Deep Thoughts for a Monday

Monday, July 28, 2008

This particular monologue has been rolling through my head since I saw The Dark Knight on Friday afternoon. It was a dark movie and it hit home in a way I didn't anticipate. I don't know, I think these thoughts were in my head, they just didn't get put to words until I set time aside to not think about them, until I let my guard down.

Something about the timing of the movie morphed it into a catalyst, setting off this chain reaction in my brain. I think a big part of it has to do with my dad, who is, barring unforseen issues, going to be fine. Yes, it's a recurrence of the same type of cancer which makes it a little worse than if it was a magical new problem (magical? really Katie?), but his doctor is skilled and they're both optimistic. And my dad is now wearing sunscreen for perhaps the first time in his life, so I guess we've found our silver lining, 'eh? But at the same time, this last week, this cancer thing with my dad, this sanity draining thing with my head, even this movie, has forced me to think about my own mortality and that of those I love.

Yes, it's dramatic (are you surprised by this. Hi, have we met?) But it's true. That's what this last week has been for me. Watching Heath Ledger offer up a fantastic acting performance was great, but those few moments when you could recognize him, when you saw that it was Ledger and not this crazy character? It made my breath catch in my chest because he's dead. That man, who was only a very few years older than me, died. He didn't die of cancer, he didn't die of disease, he died from mixing the wrong pills.

He died from an accident. And I can't wrap my mind around that. But at the same time, I can't wrap my head around death at all. It's this thing, this element that is so much a part of life, but it's the thing we're all running from, and the thing we'll all ultimately be caught by. It's as big a part of life as anything else, and yet, it's the one thing that I really just can't comprehend.

Maybe I'm the only person who thinks about things like this, but some days I get caught up in how small I am. How in this gigantic earth, I'm just one tiny person. In the history of this planet, I'm like a speck of lint. Sure, I hope beyond hope to have a lasting impact, but I know that in the next 75 years, I'm going to die. And it scares the bejeezus out me. Ironically, not as much as living does. Because knowing that in the next 75 years I'll have to live through things that are far more difficult than death, scares me. Burying my parents being at the top of that list. And I know it's the natural order and that it's a part of life, but it's not one I'm willing or able to consider.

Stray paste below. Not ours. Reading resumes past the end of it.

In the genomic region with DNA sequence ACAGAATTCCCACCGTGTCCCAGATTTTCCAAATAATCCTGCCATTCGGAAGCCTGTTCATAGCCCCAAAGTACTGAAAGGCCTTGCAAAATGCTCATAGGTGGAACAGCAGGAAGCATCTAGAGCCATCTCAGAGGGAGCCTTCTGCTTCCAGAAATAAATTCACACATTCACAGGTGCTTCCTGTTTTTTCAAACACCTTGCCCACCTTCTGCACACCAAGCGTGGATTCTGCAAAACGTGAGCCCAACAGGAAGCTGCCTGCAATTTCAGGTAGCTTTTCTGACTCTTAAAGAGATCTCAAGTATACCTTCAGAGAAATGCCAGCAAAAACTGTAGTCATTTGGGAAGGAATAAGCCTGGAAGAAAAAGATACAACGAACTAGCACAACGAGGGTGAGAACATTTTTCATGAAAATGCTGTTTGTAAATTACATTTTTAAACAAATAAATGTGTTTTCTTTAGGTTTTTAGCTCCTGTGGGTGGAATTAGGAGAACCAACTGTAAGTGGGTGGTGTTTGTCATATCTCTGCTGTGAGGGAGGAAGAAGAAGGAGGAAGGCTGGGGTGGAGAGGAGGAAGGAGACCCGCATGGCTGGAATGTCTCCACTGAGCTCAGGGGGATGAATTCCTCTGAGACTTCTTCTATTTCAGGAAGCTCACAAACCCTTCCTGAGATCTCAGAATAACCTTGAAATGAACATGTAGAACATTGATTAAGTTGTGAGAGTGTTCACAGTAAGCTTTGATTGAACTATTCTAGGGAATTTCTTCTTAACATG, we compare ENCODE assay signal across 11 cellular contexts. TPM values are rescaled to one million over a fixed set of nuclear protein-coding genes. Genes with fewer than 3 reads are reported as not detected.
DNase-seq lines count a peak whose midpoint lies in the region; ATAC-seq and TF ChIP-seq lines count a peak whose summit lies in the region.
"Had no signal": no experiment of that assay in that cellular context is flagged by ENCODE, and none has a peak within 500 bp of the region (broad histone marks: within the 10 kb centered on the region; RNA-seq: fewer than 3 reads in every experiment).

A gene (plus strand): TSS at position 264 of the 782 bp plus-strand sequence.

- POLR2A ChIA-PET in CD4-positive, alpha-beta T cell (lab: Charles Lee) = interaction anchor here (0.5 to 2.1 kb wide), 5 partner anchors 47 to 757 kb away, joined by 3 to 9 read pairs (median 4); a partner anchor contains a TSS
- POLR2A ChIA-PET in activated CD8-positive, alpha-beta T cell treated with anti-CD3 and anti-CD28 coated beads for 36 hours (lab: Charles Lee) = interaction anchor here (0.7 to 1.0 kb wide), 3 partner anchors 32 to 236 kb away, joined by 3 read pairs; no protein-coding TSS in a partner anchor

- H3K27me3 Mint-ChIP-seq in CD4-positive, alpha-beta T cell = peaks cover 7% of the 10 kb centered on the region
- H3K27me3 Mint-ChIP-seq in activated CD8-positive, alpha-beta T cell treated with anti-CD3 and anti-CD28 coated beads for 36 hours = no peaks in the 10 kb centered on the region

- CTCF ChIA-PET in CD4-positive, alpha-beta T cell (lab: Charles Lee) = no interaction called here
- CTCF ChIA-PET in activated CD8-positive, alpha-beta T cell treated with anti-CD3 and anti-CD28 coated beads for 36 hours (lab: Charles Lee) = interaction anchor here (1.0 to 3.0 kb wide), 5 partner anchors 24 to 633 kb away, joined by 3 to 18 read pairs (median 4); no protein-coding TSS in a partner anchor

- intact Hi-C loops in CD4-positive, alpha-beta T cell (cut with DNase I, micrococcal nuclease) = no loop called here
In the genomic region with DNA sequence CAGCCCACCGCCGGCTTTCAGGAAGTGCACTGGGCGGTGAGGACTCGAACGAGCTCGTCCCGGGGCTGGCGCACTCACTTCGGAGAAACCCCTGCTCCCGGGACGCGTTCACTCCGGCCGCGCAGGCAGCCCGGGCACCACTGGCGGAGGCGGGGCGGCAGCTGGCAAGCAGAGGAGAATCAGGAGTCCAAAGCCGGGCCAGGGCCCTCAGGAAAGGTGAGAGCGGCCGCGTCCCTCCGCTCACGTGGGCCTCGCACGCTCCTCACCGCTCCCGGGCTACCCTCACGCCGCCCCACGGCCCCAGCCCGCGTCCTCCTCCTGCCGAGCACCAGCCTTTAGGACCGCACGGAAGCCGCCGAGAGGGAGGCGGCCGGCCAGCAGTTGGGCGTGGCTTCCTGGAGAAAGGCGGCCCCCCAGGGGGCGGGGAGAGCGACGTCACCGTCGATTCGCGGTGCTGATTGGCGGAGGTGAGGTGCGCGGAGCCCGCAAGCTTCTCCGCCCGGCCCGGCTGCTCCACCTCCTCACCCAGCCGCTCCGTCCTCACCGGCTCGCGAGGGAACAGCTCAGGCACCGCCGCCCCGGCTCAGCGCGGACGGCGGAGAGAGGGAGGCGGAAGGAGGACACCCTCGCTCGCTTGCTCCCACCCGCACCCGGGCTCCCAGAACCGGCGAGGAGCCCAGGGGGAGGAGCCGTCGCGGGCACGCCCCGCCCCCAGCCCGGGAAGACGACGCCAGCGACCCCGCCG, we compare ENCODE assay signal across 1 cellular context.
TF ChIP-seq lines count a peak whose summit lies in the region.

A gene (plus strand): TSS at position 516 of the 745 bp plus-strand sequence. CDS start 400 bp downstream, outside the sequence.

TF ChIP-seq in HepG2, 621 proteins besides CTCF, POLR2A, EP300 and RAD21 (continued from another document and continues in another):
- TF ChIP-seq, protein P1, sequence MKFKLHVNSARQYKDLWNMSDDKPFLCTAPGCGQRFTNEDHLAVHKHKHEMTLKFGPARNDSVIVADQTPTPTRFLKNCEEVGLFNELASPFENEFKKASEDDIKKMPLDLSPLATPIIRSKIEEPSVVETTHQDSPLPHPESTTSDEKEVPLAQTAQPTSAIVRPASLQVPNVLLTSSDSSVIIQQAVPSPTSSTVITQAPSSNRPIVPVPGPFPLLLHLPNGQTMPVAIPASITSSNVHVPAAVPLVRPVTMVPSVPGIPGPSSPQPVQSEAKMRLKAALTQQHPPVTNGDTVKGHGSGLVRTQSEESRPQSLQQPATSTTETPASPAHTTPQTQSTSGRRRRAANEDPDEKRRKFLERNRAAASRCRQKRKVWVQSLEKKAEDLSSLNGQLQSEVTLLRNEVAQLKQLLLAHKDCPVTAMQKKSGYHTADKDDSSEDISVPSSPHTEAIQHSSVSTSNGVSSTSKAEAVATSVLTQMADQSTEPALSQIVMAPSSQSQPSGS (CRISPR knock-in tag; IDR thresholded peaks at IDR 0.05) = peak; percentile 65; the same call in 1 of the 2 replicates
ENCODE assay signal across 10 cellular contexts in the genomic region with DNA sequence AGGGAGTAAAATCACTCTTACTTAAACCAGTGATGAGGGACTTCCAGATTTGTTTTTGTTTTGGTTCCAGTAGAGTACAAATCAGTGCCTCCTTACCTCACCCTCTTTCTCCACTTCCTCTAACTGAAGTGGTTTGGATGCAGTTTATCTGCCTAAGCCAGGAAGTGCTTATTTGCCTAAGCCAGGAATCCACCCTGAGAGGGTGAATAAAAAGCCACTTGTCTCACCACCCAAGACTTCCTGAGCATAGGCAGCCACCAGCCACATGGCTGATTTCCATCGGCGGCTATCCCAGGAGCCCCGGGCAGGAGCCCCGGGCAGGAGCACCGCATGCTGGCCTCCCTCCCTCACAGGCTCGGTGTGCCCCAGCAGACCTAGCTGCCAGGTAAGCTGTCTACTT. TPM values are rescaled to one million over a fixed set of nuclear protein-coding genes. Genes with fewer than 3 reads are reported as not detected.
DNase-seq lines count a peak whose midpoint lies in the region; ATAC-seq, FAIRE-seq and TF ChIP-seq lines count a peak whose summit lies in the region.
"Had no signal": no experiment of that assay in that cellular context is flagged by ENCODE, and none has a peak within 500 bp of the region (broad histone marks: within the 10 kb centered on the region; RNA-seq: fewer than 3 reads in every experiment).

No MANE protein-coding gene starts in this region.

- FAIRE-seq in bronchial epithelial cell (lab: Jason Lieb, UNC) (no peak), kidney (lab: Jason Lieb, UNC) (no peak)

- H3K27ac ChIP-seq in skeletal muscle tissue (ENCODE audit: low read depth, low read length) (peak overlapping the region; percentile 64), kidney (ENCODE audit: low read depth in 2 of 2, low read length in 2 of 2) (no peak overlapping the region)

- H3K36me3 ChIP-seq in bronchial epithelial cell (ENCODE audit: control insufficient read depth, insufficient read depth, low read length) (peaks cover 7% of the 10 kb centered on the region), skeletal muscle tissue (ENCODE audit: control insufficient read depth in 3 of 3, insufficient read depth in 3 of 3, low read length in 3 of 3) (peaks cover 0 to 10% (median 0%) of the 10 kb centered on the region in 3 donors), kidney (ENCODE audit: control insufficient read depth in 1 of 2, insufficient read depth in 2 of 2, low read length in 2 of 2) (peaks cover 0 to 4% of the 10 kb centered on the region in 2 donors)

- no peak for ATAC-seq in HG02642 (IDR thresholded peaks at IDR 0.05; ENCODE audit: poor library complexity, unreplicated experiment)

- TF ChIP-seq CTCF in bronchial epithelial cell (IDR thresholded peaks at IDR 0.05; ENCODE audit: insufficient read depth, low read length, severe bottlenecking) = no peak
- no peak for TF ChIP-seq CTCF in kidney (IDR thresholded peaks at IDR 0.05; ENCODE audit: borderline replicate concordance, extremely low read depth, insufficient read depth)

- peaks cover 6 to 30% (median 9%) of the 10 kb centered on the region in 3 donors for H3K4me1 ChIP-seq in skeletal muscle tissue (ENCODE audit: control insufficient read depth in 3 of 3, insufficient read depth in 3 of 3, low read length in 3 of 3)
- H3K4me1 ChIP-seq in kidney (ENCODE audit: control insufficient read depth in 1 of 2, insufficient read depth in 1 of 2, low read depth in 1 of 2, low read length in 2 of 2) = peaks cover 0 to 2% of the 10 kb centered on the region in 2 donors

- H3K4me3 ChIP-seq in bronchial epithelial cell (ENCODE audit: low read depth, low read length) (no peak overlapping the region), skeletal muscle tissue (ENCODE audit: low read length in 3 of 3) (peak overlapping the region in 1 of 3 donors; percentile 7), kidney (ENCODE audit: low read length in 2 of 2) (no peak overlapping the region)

Hearing that my father had a recurrence of cancer reminded me that we're not invincible, that we're all at some point, going to leave this earth, this life, our loved ones. I've faced my own risk, I've looked at literature that tells me that I'm 4 times more likely than the average woman to be afflicted with breast cancer. I've read studies telling me to be tested for gene mutations, that recommend prophylactic measures for people in my position. But I don't think I ever let my guard down long enough to consider that it is going to happen.

Whether by cancer, or old age, or by simple accident, in the end, it doesn't much matter, the result is the same. I guess I'm just surprised. I feel like my eyes have been opened to something that I never really wanted to see. Maybe this is what growing up feels like and I've finally achieved the status of adult. Is this what being an adult is? Worrying about things like burying your parents instead of what color shorts to wear to the coffeeshop? Is being an adult having enough perspective to realize that the zit on my forehead that looks to be another head altogether really just doesn't matter?

I don't know. But I feel like I'm evolving. As if something has started to change in me (and again, for the record, it's not a child). I just feel a new responsibility or a new obligation to live my life because I'm privileged to have it. Because I realize now, that it's not something to be taken for granted. Because you don't get second chances. Because as cheesy as it sounds, every day literally could be your last.

I'm not going to start living like a crazy person, taking risks, throwing away money or jumping off buildings to conquer things. But maybe I'm going to hold a little bit tighter to the things in my life that I know are important. My family, my friends.

The things that I live for. The things I don't want to leave behind.

7 comments:

Flea said...

Y'know, it's funny, but reading all these months I'm surprised that this didn't hit you when you went through the whole brain surgery thing. I don't mean that to be flippant. It's just that so many people who go through something life-altering and life threatening usually come to this point in the middle of it.

It's cool that it has come to you so young. Everyone I know who has survived cancer seems to live a much more beautiful life as a result of "the epiphany". May you live fully from here on out!

Ness said...

Oh Katie, I so understand! You've been hit with so much in your young life. A lot of things have contributed to this feeling(s) you're having. Getting married always seems to stamp the words RESPONSIBLE and LIVE LIFE on a person. Combined with your medical conditions, your dad's condition and watching the Heath movie...girl, I'm surprised you're not mainlining alcohol with all this stuff that's hit you. :-)